Unfortunately, it really looks like ACS got cold feet when it came to FBB. To paraphrase Orwell, some donations are more equal than others. They must get a shitload of donations from religious groups that would somehow be offended by recognizing an atheist organization.

    I’ve been dragging my heels on this, but I’m going to have to pull the plug on my participation. I can’t work with ACS in good conscience based on all the stuff that’s gone down over the last month.

  • Damn auto-spellcheck.

  • OverlappingMagisteria

    Wrote the ACS an email yesterday. Told them my money is going to the Dana Farber Cancer Institute instead. It’s a loss for them but not for cancer research.

  • Erik

    Hemant, maybe you should make a post with a list of alternative cancer charities. It would at least help people who want to write letters to ACS

  • I’ll be announcing something else soon.

  • mattand,
    Don’t just quietly disappear from ACS’s radar. Write them a paper letter telling them exactly why they have lost your support.

  • Several years ago I stopped donating anything to the “pink ribbon” groups because of the kind of overpriced and even harmful products they used to raise money.  Now I raise money to try to help our environment, so people don’t get cancer in the first place.    Even if a “cure” is found, who will be able to get it?  We already have millions of people without health care.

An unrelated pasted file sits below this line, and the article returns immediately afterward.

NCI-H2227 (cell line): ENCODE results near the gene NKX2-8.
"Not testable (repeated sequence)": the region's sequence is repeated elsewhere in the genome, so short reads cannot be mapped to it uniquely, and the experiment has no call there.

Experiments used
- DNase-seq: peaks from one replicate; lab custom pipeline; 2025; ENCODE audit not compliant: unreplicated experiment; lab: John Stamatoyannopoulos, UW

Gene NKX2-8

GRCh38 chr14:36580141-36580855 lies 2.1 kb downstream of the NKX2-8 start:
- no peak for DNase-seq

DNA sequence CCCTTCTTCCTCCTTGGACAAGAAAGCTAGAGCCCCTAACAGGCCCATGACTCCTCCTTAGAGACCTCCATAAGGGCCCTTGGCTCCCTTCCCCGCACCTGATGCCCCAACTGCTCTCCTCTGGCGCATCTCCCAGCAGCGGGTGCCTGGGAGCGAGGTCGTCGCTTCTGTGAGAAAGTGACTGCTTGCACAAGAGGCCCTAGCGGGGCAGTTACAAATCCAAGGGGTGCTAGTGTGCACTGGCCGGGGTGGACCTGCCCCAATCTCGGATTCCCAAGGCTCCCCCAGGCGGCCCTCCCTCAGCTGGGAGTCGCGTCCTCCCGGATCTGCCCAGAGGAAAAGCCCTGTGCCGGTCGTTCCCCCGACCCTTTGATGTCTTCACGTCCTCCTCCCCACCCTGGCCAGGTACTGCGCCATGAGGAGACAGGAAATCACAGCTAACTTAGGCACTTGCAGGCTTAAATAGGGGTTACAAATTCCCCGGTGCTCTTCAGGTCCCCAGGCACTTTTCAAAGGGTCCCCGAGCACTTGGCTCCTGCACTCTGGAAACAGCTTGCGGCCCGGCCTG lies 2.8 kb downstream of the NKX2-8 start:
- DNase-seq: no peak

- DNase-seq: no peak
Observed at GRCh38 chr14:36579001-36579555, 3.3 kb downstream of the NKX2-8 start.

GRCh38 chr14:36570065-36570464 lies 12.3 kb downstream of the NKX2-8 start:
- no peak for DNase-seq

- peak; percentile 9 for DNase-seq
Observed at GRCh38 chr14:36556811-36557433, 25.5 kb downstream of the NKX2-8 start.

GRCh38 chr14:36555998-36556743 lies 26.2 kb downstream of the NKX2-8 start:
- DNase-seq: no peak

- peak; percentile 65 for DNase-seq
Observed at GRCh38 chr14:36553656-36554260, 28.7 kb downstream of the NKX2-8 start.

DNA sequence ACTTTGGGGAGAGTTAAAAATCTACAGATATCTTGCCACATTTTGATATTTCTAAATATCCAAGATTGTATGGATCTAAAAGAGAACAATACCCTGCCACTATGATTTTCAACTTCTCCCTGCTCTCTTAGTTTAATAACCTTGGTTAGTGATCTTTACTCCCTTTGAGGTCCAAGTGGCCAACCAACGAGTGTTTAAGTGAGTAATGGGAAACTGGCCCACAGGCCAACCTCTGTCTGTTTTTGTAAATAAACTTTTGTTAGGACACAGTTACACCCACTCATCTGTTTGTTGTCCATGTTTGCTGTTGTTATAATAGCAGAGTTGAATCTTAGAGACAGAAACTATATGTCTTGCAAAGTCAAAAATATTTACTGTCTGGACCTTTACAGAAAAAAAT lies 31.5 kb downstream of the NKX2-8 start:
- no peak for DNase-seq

I’ll be in D.C. this Sunday protesting the Keystone pipeline.  Get rid of fossil fuels, watch cancer rates plummet.

  • Anonymous

    Richard:I’m working on it. I have a close personal friendship with a person on the local team that may get damaged due to this person’s faith. I know them well enough that it’ll probably blow over, but who knows?

    End of the day, though, this is out-and-out discrimination on the national office’s end. I can’t let this pass unnoticed.

  • Michael Appleman

    Yeah I’m kinda sick of it too. I work in a grocery store, and last month EVERYTHING was pink. The weirdest was the mushrooms. They come in a small shrink wrapped plastic tub, each with a pink sticker on it with a pink ribbon. Ont he sticker it says “[so-and-so company] has donated $50,000 to breast cancer research and mushrooms”. What the heck does that mean?! Mushroom research? or did they just spent a bunch of money on actual mushrooms? To feed cancer researchers? Or maybe mushroom based cancer treatments?

  • Rich Wilson

    Ya, I didn’t even know breast cancer EXISTED until all my woman facebook friends started posting these cryptic statuses with colors in them.

  • There are a lot of other organizations out there, and a lot of them are much better organizations in terms of efficiently using the money to fight cancer and go to real research. In that regard, you should just donate the money and time to one of them. 

  • mattand, I appreciate that these situations can be delicate. I hope that your friendship survives, but if it does not, then someone who would reject you for doing the right thing isn’t much of a friend to lose.
    May your life go well.